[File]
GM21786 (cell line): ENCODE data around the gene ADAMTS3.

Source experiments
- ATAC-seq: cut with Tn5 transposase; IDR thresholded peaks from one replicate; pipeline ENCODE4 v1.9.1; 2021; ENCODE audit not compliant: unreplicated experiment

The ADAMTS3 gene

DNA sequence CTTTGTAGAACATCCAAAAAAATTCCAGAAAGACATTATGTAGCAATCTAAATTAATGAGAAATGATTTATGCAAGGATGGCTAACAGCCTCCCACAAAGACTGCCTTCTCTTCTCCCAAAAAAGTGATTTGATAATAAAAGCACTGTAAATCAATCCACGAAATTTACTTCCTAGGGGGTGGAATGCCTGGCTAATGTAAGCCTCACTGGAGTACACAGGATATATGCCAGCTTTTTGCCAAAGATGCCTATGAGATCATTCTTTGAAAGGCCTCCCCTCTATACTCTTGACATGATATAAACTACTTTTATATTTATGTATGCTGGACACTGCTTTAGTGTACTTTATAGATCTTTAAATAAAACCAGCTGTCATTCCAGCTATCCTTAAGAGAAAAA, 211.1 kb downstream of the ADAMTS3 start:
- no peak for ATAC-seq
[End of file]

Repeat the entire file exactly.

GM21786 (cell line): ENCODE data around the gene ADAMTS3.

Source experiments
- ATAC-seq: cut with Tn5 transposase; IDR thresholded peaks from one replicate; pipeline ENCODE4 v1.9.1; 2021; ENCODE audit not compliant: unreplicated experiment

The ADAMTS3 gene

DNA sequence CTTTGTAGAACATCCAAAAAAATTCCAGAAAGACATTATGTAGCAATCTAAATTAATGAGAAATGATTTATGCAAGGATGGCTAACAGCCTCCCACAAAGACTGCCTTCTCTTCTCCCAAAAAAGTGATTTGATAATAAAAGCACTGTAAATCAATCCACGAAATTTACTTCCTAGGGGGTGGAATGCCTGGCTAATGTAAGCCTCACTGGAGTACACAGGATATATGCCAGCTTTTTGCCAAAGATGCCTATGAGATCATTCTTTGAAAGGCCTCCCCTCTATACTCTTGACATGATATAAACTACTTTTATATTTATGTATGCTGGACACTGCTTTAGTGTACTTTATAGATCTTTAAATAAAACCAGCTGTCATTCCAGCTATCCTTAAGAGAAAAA, 211.1 kb downstream of the ADAMTS3 start:
- no peak for ATAC-seq